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Twitter: harming your reputation since 2006

Many, many companies in the transport industry are on Twitter today.

Some of them tweet a little. Some of them tweet a lot. Some of them simply regurgitate what others tweet.

Hardly anybody does it properly.

Let’s stop for a second and take a reality check. How do ordinary, every day people (i.e, your customers, passengers, users) use Twitter?

Their brains and thoughts are not linked to RSS feeds. They’re not automated bots.  They don’t ‘sign off’ at 8pm and return ‘bright and early at 9am’.

But your companies’ Twitter feed does exactly this.

What’s the point?

Your customers probably think you’re lazy. Unapproachable. They want their voice to be heard when their bus doesn’t turn up, or when they’re frustrated because they’re stuck on a platform. Social mobility has given them that freedom of expression.

To ignore them past your closing time is to deny them that freedom of expression – something they value highly in today’s society.

How many times have you personally used an email form to make a comment or complaint, and never heard a peep back from the company / person in question?

Twitter is a place of replies, of mentions, of retweets. Not ignorance.

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0 Response

  1. fred

    So are you saying companies should not use Twitter, or that they should devote resources to operating 24/7 in case anyone wants to talk out of hours? If so, what is the business case, given that transport is often paying for things using taxpayer’s money.

    How about other industries – should everyone be “on call” round the clock? My local supermarket shuts at night – are they too denying me freedom of expression?

    1. Not necessarily. Let’s use a generic train operating company as an example. Most rail services in the UK finish sometime before midnight, with the exception of some airport and intercity services, so 24hr tweeting obviously isn’t needed here. But, when the city worker who finishes his/her shift at 9pm is stood on a platform at a major station and their train hasn’t turned up, they expect to know why. And they get an answer, because there is somebody around or there’s a PA system which tells them the reason.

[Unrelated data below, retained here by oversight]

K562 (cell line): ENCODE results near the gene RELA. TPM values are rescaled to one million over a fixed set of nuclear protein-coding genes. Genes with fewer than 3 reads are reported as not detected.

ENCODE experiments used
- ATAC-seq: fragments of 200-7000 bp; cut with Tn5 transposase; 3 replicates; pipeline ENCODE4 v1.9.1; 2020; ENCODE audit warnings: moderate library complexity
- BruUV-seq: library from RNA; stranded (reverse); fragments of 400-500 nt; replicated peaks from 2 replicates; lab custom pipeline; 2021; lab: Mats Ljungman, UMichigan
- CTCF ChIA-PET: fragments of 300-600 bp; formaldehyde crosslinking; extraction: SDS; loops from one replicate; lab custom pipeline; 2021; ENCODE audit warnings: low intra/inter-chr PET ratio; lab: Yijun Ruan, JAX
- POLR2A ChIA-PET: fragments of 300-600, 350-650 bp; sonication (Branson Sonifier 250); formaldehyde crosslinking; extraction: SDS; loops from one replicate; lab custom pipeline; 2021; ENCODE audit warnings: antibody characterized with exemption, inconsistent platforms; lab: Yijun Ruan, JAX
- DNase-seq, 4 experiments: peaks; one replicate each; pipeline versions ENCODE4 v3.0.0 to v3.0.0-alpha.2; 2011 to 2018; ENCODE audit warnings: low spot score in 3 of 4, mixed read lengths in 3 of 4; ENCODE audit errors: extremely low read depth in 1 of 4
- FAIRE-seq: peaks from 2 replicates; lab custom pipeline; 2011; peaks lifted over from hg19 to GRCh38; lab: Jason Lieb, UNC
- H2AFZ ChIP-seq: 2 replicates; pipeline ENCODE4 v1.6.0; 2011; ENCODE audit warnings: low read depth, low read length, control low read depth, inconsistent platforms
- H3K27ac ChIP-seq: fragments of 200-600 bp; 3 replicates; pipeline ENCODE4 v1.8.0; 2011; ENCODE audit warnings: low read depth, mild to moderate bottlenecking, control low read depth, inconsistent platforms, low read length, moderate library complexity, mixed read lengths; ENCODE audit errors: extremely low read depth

But now consider the out-of-city traveller, also stood on a smaller platform in the suburbs. The staff at the ticket office have gone home at 5pm, there’s no electronic announcement system in place – how do they find out why they’re still on the platform, 10 minutes after their train was due to arrive?

      Automated systems are typically useless in these situations – and a Twitter account which has the headline “We’re tweeting between 8am and 6pm, Monday – Friday!” only serves to frustrate the customer more…

      Matt @ TD

      1. fred

        How many suburban stations in locations where this situation might arise vaguely frequently lack any form of real-time PIS these days – in the southeast even minor stations have screens? If the passenger could access Twitter, they can probably get to National Rail Enquiries, live departure boards etc.

        SWT was a late adopter of Twitter, and that surely damaged their reputation more than not working round the clock now they’ve got it.

        At the end of the day, how much more would passengers and taxpayers be willing to pay to ensure instant replies by Twitter at 9pm?

    2. Neil Williams

      “So are you saying companies should not use Twitter, or that they should devote resources to operating 24/7 in case anyone wants to talk out of hours?”

      Transport companies should certainly respond to customer queries throughout their period of operation, yes.


  2. Neil Williams

    That and London Midland. Interestingly, the out of hours Twitter service is done by their Marketing Manager via his phone. Possibly not economic were he not so committed, I guess. But very, very useful, as out of hours is when traditional lines of communication go down.

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